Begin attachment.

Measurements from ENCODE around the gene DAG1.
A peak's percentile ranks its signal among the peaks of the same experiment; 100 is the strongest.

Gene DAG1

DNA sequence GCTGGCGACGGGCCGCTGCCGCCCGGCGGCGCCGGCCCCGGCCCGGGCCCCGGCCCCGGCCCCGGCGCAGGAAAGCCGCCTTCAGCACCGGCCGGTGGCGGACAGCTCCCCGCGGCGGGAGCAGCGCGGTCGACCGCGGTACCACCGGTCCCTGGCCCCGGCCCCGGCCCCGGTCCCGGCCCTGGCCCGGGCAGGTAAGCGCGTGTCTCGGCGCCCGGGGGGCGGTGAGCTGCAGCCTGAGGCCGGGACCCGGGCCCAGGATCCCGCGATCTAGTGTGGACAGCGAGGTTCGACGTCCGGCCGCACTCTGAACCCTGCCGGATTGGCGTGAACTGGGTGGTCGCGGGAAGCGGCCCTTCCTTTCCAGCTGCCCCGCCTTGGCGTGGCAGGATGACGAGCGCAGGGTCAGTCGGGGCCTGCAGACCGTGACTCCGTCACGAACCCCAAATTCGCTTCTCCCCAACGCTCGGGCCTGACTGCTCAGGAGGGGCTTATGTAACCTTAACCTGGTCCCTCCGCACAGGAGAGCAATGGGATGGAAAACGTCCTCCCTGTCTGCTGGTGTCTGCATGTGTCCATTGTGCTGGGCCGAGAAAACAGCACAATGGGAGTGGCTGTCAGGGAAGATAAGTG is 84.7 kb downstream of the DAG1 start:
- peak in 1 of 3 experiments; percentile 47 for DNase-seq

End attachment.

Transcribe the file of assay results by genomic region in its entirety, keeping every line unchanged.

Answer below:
Measurements from ENCODE around the gene DAG1.
A peak's percentile ranks its signal among the peaks of the same experiment; 100 is the strongest.

Gene DAG1

DNA sequence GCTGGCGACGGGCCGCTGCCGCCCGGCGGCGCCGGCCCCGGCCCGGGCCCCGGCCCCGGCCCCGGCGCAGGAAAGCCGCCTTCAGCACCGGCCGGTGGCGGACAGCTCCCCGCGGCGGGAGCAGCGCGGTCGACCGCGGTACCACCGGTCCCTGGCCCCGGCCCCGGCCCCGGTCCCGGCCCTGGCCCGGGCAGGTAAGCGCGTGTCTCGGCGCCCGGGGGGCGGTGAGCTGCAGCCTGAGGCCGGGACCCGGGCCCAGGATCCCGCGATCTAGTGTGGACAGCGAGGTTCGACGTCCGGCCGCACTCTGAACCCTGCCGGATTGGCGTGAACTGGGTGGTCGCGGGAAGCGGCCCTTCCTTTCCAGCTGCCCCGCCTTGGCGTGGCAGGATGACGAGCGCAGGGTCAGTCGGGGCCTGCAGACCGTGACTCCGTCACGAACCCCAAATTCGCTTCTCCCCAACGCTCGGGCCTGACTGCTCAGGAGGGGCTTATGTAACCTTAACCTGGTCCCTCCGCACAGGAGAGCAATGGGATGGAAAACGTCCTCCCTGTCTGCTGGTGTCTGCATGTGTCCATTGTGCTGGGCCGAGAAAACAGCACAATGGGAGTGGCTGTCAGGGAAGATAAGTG is 84.7 kb downstream of the DAG1 start:
- peak in 1 of 3 experiments; percentile 47 for DNase-seq